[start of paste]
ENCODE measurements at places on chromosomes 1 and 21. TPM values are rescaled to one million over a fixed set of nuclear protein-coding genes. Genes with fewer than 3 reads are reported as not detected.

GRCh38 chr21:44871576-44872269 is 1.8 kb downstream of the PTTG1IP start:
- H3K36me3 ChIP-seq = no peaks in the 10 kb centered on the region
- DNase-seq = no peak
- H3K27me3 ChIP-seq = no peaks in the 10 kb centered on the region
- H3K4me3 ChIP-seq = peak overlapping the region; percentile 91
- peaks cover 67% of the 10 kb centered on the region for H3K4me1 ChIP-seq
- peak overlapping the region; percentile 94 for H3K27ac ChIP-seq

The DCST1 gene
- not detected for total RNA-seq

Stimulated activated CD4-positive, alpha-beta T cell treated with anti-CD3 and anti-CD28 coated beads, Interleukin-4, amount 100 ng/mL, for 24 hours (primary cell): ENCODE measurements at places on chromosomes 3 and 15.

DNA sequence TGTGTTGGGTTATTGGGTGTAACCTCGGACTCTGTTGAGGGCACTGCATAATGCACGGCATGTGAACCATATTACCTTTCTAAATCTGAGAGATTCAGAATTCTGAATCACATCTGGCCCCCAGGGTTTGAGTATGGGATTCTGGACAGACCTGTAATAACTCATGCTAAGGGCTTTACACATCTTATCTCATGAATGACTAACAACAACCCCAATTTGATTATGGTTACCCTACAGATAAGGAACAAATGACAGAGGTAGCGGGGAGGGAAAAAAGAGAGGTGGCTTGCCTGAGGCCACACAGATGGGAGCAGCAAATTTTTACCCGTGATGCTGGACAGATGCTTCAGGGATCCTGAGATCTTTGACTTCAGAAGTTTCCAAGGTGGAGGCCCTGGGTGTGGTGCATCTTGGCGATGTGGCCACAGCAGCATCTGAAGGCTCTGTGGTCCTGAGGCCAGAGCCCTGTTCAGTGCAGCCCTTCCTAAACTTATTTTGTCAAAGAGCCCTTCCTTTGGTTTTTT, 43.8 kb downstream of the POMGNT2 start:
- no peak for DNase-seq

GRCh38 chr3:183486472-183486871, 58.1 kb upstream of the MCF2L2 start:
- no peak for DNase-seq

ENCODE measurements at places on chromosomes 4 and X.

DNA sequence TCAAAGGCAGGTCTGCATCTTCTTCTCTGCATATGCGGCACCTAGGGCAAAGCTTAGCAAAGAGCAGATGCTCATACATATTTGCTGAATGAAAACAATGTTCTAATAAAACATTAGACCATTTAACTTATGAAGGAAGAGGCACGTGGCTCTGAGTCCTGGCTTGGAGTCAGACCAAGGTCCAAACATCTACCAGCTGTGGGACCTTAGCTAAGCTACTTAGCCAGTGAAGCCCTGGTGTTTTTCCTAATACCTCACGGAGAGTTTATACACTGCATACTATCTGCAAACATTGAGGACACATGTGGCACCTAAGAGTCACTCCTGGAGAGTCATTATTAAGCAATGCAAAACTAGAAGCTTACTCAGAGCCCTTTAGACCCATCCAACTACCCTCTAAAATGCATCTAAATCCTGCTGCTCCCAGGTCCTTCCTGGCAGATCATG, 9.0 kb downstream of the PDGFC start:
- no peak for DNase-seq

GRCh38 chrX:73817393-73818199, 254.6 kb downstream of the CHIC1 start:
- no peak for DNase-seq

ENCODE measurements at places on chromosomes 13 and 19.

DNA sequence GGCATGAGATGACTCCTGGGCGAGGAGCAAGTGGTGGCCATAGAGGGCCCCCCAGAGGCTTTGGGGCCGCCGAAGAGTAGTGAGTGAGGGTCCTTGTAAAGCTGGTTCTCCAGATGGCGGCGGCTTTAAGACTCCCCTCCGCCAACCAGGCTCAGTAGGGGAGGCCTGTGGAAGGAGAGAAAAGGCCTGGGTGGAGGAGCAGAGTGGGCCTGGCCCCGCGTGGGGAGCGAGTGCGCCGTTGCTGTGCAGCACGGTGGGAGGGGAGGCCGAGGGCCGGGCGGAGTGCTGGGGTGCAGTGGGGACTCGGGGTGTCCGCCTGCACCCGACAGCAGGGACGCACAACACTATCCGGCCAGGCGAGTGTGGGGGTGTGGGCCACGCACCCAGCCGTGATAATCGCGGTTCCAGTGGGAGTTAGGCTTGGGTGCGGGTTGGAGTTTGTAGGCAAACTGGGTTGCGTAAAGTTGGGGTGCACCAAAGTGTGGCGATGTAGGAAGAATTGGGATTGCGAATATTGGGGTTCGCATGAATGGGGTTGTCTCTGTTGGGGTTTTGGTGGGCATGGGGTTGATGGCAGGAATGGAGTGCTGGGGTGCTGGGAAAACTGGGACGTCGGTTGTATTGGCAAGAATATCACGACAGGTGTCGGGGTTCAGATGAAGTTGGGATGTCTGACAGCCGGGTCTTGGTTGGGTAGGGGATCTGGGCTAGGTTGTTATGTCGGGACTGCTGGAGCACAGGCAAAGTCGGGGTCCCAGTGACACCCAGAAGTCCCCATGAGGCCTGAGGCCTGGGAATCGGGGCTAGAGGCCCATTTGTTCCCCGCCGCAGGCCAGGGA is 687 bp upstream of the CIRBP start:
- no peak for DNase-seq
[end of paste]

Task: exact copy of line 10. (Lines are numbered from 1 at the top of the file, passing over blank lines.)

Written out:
- not detected for total RNA-seq